“They came flying through here so I booked it out there (to Airport Road) and I stopped right in the middle of the road, so they weren’t going anywhere,” she said. “So they went around me. But damn, if I was going to do something, if I want them to stop, I would jump in front of the car.”
Crane was waiting at the airport with her 6-year-old son, her friend Dawn Binsse of Bow and Binsse’s children. They arrived about 5 p.m., although Binsse said she would have liked to arrive earlier.
She has greeted the drivers at the airport for every Sprint Cup Series race at Loudon for the past six or seven years and will not miss it for anything.
“Do you guys remember when I came with her with the IV bags in her straight from the hospital?” laughed Binsse, pointing at her 18-year-old daughter Robyn. “She just had surgery, and she had all those IV bags with her. We came straight from Lebanon.”
Binsse carried a large Kasey Kahne poster with her that she has wanted to bring to the airport for years, but has always forgotten. When it was rumored that Kahne could be on a plane that just landed, she jumped up with the poster and stood right behind the fence.
After a minute of straining to see, Binsse walked around the fence and right up to the gate itself for a better view.
“He’s a beautiful man,” she said of Kahne.
Kahne was a common favorite among the group, including for one of the youngest racing fans there, Joshua Saturley. The 15-year-old from Pembroke had a memorable experience with the driver a few years ago when he was staked out at the airport.
“One of the first times I saw Kasey Khane drive by, he had these really bright blue eyes, and I haven’t been able to forget them,” Saturley said. “He’s nice, too.”
Saturley has been watching the driver arrivals for years with his mother, Kellie Tursunovic, and her daughter Sarah Tursunovic, 9. They began coming after Kellie’s brother scored Jeff Gordon’s signature one year and she was jealous. Each year since, the family aims for a new driver’s signature.
“We stay until all the drivers go by,” Kellie Tursunovic said. “Unless sometimes . . . we know who’s coming and if I already have their signatures we’ll leave.”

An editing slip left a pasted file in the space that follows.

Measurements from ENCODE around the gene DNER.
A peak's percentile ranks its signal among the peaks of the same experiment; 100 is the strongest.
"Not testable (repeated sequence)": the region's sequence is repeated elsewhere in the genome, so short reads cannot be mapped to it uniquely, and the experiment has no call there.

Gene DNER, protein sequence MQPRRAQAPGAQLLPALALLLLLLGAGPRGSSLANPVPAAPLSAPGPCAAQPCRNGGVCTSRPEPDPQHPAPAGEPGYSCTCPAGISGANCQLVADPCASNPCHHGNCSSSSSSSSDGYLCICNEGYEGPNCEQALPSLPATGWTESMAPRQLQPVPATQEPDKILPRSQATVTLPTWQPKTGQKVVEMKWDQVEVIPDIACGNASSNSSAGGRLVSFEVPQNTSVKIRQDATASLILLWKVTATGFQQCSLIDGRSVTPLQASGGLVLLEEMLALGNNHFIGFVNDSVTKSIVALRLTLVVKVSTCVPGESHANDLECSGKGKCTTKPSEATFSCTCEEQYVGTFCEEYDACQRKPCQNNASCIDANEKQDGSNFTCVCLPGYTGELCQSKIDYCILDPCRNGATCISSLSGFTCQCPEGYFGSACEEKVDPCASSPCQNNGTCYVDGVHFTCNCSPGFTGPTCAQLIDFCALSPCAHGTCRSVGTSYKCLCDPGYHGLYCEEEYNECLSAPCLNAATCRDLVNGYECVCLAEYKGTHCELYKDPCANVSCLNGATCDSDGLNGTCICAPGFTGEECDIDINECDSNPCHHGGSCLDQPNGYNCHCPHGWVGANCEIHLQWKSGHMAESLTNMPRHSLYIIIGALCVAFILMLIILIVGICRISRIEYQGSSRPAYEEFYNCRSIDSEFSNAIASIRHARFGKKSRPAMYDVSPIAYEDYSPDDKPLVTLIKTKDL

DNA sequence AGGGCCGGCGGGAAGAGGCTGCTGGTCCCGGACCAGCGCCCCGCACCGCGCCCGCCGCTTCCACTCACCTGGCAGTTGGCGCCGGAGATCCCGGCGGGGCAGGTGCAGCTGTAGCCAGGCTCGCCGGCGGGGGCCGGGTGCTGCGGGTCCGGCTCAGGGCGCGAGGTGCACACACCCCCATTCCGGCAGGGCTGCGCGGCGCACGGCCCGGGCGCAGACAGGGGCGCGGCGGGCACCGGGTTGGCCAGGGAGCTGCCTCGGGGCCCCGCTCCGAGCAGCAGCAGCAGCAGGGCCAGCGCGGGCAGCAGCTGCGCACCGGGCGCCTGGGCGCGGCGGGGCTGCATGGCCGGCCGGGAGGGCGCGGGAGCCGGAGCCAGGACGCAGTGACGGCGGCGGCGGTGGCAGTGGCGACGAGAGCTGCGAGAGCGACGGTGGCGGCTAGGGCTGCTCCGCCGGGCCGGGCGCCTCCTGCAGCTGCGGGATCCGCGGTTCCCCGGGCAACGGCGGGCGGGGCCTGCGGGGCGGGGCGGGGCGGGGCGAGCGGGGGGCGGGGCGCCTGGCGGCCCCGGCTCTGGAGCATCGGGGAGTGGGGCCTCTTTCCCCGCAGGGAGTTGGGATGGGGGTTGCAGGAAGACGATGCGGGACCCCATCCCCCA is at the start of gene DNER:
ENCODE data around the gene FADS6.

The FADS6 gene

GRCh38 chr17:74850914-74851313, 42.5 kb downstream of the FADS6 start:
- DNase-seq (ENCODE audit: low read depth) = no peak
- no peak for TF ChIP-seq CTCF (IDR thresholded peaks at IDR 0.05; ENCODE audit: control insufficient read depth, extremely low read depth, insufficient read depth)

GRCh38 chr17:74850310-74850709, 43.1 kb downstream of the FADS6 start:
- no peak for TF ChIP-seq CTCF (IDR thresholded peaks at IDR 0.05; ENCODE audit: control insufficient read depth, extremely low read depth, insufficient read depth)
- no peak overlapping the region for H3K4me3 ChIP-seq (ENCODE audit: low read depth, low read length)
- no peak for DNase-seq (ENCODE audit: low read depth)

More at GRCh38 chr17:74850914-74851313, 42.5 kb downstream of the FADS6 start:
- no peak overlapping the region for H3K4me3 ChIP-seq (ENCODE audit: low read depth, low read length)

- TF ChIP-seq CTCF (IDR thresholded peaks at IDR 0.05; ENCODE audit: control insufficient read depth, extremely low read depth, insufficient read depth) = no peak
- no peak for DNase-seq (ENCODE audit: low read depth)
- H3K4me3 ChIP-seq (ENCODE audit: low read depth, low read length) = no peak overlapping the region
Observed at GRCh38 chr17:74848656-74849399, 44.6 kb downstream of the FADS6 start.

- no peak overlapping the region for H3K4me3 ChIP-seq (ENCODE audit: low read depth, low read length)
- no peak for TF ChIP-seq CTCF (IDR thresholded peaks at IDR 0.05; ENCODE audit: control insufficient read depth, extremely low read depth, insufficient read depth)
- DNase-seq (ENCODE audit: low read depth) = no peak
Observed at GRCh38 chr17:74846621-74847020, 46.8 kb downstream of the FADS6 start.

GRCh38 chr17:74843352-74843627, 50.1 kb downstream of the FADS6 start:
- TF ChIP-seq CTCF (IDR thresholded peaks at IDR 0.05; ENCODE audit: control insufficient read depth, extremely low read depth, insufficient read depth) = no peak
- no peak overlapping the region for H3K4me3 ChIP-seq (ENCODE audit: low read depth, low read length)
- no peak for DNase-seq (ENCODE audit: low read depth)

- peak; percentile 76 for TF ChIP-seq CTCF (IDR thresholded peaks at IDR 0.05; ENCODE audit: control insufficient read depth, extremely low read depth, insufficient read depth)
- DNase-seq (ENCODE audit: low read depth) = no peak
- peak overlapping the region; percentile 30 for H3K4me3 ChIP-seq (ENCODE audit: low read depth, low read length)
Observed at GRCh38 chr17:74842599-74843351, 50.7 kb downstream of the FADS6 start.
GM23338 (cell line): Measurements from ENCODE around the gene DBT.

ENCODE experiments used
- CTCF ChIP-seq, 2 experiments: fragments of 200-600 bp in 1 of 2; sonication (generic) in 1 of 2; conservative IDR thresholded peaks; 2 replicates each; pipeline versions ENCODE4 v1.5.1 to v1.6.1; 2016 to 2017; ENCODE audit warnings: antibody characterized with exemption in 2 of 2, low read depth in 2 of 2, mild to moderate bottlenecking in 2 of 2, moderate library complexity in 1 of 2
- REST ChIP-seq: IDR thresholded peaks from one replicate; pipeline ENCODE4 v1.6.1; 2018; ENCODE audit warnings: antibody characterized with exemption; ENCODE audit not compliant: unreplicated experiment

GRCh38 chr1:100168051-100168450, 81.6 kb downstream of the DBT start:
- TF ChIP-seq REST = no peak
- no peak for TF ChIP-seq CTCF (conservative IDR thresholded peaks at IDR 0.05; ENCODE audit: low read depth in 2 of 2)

Across the lawn were two sisters from Greene, Maine, who have a history of opting for more extreme measures to catch a glimpse of their favorite drivers. Pam Frank and Bonnie Johnson, or “the twisted sisters” as they like to be known, spent the night at the Concord airport a few years ago.
“One driver came in at a quarter to 1 a.m. and he wanted to know what we were doing out so late,” Johnson said. “I brought my futon mattress in my van and slept right over there next to a Porta Potty.”
The pair stopped by the Manchester-Boston Regional Airport yesterday afternoon to see if any notable drivers were landing there, but no luck. And even though the stream of planes landing in the evening at the Concord airport was more of a trickle, none of the fans seemed to mind.
Instead, Binsse recalled the time former driver Jeremy Mayfield left his car to hug a young girl in a wheelchair, the “most impressive thing (she’s) ever seen any of the drivers do at the airport.”
Bottcher then remembered when she yelled at Mayfield for swatting a mosquito and informed him he was swatting the state bird of New Hampshire.
Binsse and Bottcher are two of the “veterans,” the devoted NASCAR fans who are always at the airport before the Sprint Cup Series races at the speedway. The regulars recognize each other, and enjoy their two nights per year together immensely.
“We all kind of know each other,” Bottcher said of the airport crew. “It’s like a social thing. We only see each other twice a year here, and everyone’s friends.”
(Mel Flanagan can be reached at 369-3321 or